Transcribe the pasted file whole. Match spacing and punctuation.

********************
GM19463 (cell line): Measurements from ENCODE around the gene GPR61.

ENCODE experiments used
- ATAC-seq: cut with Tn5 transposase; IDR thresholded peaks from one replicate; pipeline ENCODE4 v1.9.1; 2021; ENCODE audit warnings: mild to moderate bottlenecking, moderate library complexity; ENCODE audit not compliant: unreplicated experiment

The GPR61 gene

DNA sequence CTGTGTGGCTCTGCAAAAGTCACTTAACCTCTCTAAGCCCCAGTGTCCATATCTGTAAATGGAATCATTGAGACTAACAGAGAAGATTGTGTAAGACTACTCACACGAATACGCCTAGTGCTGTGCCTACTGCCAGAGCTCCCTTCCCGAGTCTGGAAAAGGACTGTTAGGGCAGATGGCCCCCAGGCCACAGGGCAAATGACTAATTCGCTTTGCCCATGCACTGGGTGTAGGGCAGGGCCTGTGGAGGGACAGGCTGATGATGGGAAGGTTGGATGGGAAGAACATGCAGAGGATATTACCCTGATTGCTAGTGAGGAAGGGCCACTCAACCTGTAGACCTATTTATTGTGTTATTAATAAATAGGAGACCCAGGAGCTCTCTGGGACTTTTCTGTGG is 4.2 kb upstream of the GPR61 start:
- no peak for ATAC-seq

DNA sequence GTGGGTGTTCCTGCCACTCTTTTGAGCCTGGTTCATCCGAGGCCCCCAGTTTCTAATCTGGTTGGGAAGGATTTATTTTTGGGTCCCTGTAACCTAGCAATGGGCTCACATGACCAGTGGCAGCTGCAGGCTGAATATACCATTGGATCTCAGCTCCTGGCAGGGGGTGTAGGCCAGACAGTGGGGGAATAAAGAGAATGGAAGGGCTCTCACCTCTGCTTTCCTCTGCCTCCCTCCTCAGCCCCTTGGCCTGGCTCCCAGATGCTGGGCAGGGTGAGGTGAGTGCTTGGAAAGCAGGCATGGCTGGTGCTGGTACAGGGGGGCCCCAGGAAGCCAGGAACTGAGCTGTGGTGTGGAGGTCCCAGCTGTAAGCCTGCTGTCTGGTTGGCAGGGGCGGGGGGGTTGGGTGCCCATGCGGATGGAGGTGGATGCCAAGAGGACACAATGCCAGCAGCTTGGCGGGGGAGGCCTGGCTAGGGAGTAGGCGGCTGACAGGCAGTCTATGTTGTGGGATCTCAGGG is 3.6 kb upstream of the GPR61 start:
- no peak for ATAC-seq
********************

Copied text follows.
GM19463 (cell line): Measurements from ENCODE around the gene GPR61.

ENCODE experiments used
- ATAC-seq: cut with Tn5 transposase; IDR thresholded peaks from one replicate; pipeline ENCODE4 v1.9.1; 2021; ENCODE audit warnings: mild to moderate bottlenecking, moderate library complexity; ENCODE audit not compliant: unreplicated experiment

The GPR61 gene

DNA sequence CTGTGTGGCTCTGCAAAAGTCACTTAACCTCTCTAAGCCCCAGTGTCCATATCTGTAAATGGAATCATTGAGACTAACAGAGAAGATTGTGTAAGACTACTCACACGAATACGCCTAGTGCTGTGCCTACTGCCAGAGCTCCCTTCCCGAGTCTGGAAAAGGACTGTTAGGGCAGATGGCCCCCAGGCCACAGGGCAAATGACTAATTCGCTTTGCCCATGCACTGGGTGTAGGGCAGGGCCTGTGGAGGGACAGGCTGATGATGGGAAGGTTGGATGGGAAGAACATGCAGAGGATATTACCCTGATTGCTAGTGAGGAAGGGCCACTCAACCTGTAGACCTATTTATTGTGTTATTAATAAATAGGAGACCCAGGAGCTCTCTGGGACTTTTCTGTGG is 4.2 kb upstream of the GPR61 start:
- no peak for ATAC-seq

DNA sequence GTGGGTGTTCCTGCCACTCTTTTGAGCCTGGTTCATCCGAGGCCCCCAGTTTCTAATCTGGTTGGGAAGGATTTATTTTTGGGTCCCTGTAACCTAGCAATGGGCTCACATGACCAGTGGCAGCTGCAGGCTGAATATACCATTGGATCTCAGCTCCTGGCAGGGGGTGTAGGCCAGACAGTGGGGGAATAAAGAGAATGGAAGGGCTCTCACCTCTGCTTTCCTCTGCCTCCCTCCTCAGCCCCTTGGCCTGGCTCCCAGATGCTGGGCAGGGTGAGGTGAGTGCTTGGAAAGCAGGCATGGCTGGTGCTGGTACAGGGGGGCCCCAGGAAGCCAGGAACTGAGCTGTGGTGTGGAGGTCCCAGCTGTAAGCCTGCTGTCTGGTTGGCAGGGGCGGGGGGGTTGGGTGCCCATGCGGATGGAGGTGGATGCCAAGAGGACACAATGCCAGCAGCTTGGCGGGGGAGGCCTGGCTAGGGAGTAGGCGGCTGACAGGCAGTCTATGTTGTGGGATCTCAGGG is 3.6 kb upstream of the GPR61 start:
- no peak for ATAC-seq